Coronavirus scare in Dharavi: How Mumbai is fighting the virus spread in Asia’s biggest slum
Mumbai, Apr 07: Fear gripped people of Dharavi in Mumbai after the emergence of the novel coronavirus cases in the area. On April 1, a 56-year-old garment shop owner living in a Slum Rehabilitation Authority building in Dharavi became the first person from the area to test positive for coronavirus.
His wife, four daughters and two sons have since tested negative, but a day later, a 52-year-old sanitation worker and a 35-year-old doctor tested positive.
Since the outbreak, Mumbai's Dharavi has reported steady increase in the number of cases, taking the number to 7 on Tuesday. Father and brother of the 2nd case in Dharavi have tested positive for COVID-19. Dr Baliga Nagar area of Dharavi has been sealed. Contact tracing of the new cases is being done.
A potential spread in Dharavi, home to 850,000 people living cheek by jowl has proven to be a challenge for the Brihanmumbai Municipal Corporation (BMC). The authorities have created containment zones where these cases were found, but in GN ward, where Dharavi is situated, restricting public movement is hard to execute.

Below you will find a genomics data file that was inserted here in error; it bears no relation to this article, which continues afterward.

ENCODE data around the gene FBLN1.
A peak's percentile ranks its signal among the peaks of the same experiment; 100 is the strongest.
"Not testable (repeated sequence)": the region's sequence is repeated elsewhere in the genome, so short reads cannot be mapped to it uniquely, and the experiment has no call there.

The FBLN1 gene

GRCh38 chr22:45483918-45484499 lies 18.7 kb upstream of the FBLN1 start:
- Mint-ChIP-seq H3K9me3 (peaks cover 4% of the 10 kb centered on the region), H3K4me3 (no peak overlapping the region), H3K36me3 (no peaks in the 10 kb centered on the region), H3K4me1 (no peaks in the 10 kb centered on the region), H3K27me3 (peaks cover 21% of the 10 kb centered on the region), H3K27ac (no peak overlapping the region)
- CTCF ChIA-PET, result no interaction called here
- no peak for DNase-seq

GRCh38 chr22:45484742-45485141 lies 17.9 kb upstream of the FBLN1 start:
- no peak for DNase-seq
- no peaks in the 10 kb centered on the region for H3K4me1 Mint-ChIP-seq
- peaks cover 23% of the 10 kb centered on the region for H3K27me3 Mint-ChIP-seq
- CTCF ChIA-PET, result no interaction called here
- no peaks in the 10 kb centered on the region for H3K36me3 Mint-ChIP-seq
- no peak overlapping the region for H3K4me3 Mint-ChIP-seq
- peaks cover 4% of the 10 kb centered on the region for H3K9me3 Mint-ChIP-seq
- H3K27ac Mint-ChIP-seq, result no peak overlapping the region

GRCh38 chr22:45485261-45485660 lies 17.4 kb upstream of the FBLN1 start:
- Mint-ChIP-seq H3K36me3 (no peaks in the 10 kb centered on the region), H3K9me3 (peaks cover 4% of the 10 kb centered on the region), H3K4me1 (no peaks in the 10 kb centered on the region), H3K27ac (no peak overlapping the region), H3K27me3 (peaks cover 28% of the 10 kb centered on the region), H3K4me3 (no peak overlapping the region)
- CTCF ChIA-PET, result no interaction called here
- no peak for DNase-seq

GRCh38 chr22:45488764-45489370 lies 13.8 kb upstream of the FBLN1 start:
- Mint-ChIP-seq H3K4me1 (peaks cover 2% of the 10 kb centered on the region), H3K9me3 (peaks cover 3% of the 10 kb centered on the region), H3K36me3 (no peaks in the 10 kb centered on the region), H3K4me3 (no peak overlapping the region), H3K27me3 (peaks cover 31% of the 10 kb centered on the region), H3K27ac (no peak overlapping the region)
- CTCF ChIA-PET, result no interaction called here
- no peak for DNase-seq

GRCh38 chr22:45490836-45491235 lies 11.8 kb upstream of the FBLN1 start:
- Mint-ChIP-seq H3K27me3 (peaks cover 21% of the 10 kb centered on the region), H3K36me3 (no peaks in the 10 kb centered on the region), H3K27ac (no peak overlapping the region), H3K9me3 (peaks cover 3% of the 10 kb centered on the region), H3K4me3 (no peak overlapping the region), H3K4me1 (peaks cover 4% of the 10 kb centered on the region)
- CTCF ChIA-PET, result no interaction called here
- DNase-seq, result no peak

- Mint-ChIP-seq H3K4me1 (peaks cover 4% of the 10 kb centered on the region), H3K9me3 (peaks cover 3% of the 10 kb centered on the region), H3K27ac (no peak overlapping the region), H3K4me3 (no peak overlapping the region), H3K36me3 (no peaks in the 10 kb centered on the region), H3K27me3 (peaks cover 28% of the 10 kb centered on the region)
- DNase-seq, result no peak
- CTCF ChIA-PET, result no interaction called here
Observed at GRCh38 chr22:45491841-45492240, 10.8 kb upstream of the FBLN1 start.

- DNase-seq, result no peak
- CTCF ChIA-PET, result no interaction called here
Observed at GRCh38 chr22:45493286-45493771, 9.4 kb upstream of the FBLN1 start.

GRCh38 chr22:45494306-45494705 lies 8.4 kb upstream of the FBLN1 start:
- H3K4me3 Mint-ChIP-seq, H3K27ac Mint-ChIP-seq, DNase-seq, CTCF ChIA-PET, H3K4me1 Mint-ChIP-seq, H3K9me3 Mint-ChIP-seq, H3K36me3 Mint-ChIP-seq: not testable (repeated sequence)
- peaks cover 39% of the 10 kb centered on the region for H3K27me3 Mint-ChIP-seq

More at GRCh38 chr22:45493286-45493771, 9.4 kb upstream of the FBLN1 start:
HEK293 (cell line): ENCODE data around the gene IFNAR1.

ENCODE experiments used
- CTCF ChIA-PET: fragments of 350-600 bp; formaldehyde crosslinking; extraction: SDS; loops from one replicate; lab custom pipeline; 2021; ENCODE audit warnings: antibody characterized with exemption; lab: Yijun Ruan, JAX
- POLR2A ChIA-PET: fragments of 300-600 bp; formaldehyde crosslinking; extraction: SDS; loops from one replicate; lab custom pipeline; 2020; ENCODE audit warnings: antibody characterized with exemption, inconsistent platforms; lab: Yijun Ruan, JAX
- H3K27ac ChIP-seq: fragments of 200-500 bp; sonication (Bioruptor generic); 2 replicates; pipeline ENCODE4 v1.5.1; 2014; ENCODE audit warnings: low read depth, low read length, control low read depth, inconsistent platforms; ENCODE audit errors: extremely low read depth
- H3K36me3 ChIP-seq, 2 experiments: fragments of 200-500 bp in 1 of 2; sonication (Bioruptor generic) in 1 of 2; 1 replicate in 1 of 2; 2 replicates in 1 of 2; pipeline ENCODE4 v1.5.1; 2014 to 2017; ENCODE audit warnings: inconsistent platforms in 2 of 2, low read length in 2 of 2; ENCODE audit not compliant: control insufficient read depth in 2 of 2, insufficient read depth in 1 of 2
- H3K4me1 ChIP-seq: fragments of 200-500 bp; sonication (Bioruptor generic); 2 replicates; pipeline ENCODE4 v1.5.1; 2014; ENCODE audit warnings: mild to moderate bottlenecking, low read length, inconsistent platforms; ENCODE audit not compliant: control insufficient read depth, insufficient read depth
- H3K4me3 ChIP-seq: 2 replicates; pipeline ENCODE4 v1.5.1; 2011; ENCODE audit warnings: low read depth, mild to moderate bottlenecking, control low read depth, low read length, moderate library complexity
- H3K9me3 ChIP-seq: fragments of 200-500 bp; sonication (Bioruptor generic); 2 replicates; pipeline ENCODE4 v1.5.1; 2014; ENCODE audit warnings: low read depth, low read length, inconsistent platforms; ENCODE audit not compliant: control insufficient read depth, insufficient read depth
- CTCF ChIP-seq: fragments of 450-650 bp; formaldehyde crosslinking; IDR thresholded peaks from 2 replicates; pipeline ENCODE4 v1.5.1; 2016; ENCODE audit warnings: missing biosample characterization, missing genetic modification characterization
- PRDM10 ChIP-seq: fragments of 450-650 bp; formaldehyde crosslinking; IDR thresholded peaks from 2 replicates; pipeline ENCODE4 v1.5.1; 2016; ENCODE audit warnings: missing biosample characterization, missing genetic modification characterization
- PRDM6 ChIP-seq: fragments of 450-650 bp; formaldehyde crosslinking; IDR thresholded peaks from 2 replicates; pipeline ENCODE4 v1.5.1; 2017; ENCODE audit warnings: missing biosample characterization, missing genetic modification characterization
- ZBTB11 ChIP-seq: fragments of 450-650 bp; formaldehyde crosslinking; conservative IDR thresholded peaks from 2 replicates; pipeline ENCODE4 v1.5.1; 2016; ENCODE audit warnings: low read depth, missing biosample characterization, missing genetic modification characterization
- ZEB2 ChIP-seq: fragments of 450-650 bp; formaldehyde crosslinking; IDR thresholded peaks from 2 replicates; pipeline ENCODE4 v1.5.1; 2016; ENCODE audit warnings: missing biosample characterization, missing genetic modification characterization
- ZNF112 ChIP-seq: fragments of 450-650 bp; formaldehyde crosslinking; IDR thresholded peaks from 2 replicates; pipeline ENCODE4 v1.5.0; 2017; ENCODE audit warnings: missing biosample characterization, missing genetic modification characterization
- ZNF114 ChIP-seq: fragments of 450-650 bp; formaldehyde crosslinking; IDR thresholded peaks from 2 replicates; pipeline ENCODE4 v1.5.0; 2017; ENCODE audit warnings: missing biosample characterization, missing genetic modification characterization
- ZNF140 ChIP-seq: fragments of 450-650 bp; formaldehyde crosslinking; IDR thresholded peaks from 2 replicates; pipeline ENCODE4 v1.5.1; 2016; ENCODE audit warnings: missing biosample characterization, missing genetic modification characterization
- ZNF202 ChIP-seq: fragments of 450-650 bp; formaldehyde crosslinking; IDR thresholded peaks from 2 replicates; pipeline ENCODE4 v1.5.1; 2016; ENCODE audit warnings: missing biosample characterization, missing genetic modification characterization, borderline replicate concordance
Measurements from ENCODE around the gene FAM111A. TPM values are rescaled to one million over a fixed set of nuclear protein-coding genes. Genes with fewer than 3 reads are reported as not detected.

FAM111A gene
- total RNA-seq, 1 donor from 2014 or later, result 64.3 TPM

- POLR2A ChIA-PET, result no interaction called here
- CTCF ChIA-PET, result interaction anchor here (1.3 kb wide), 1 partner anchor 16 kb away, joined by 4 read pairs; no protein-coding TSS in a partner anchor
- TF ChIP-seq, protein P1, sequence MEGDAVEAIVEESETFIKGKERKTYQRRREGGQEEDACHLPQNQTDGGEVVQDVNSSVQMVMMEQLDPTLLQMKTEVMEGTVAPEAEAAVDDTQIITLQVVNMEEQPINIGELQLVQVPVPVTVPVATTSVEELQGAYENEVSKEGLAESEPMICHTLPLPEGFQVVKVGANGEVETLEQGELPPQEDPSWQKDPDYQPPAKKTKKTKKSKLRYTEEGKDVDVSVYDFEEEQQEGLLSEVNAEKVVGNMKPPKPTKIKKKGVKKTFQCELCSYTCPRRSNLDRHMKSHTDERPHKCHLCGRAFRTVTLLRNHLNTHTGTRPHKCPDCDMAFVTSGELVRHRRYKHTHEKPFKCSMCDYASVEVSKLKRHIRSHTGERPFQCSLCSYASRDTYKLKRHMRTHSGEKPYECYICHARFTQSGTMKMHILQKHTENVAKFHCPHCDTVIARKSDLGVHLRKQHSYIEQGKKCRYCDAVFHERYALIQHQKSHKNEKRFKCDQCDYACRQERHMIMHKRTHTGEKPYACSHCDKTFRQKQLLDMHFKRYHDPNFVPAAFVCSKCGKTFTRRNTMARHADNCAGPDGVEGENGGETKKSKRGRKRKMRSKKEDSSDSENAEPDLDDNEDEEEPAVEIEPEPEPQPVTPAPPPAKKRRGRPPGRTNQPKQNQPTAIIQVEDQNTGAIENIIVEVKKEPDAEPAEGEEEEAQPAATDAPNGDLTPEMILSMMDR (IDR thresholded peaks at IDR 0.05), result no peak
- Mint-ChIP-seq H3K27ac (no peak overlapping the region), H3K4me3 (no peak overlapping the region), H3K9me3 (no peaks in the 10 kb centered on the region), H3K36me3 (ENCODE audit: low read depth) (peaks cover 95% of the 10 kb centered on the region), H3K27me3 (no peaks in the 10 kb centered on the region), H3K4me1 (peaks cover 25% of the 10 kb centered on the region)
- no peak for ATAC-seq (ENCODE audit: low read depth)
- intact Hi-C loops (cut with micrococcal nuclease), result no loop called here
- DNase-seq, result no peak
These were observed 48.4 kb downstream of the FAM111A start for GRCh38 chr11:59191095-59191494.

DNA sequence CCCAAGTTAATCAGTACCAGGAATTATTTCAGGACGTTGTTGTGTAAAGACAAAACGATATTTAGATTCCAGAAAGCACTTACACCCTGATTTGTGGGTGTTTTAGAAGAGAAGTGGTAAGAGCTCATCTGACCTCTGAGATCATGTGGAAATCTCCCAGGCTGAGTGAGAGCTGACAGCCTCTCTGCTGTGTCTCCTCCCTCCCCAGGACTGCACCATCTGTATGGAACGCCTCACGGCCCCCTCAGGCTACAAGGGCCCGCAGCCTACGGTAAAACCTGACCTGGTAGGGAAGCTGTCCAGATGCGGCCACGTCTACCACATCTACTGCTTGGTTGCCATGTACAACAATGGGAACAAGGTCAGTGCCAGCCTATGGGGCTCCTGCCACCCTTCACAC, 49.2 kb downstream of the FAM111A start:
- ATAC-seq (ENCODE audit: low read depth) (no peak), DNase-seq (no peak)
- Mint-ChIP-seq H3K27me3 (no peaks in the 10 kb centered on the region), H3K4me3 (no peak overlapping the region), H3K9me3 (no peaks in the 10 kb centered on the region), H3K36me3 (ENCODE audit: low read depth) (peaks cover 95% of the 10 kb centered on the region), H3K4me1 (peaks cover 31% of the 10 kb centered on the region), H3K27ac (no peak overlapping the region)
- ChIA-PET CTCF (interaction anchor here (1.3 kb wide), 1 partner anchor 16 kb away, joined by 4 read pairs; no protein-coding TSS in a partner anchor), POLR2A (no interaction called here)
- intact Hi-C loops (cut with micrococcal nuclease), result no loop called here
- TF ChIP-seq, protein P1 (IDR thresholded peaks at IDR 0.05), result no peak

With lack of hygiene, and large families squeezed into small spaces, some of them near open gutters, the area has become a nightmare for any effort to step up cleanliness. To tackle the situation, the Brihanmumbai Municipal Corporation has set up a branch in each of the seven wards of Dharavi.
Every branch has around 150 sanitation workers who fan out across the length and breadth of the slum pocket, sweeping the roads and collecting garbage twice a day.
The BMC has quarantined about 3,000 people in Dharavi or 0.03% of its population three others have been infected and results of as many as 25 are awaited.
A sports club in the vicinity is being converted into a 300-bed isolation facility and a nearby 50-bed hospital has been acquired for asymptomatic cases. Authorities say they are providing food and water to affected residents.
The authorities have deployed a team of doctors and nurses and 170 health workers are dedicated to Dharavi alone.
Maharashtra has seen the highest number of deaths due to the disease caused by the novel coronavirus that was first detected in China in December. A novel virus is one that has not been previously identified in humans.
Maharashtra, which remains the worst-hit state with more than 781 cases, also has a very high fatality rate. Currently with 45 deaths, the highest in India, its fatality rate is 5.8.